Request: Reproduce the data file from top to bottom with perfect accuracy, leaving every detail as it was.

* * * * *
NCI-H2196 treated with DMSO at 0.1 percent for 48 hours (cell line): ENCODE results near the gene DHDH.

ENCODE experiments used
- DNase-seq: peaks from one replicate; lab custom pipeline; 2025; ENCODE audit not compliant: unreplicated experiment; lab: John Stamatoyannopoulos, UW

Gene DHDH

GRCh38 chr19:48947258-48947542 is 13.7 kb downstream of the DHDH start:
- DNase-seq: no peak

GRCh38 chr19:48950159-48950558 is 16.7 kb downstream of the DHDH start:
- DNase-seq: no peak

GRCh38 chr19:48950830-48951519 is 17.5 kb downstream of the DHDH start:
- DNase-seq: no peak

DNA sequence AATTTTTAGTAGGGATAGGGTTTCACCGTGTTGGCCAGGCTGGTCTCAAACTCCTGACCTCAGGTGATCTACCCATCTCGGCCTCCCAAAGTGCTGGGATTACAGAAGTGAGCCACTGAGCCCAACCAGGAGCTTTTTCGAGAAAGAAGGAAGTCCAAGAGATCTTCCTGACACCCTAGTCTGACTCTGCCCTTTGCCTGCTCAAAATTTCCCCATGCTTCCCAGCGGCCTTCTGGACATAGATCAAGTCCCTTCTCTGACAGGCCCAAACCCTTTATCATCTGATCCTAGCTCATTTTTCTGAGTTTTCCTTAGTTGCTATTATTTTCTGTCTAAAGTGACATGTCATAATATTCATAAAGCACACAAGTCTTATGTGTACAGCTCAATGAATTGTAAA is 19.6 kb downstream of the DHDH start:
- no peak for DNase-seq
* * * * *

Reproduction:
NCI-H2196 treated with DMSO at 0.1 percent for 48 hours (cell line): ENCODE results near the gene DHDH.

ENCODE experiments used
- DNase-seq: peaks from one replicate; lab custom pipeline; 2025; ENCODE audit not compliant: unreplicated experiment; lab: John Stamatoyannopoulos, UW

Gene DHDH

GRCh38 chr19:48947258-48947542 is 13.7 kb downstream of the DHDH start:
- DNase-seq: no peak

GRCh38 chr19:48950159-48950558 is 16.7 kb downstream of the DHDH start:
- DNase-seq: no peak

GRCh38 chr19:48950830-48951519 is 17.5 kb downstream of the DHDH start:
- DNase-seq: no peak

DNA sequence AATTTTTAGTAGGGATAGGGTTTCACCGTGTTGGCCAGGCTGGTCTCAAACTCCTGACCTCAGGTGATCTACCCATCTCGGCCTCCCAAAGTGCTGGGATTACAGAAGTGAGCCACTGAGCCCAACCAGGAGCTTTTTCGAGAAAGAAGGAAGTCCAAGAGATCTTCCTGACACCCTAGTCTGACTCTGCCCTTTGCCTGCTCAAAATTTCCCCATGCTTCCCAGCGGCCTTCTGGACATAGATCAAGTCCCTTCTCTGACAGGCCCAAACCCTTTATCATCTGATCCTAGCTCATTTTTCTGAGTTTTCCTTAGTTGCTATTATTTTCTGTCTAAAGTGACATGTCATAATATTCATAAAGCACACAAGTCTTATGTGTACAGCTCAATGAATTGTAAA is 19.6 kb downstream of the DHDH start:
- no peak for DNase-seq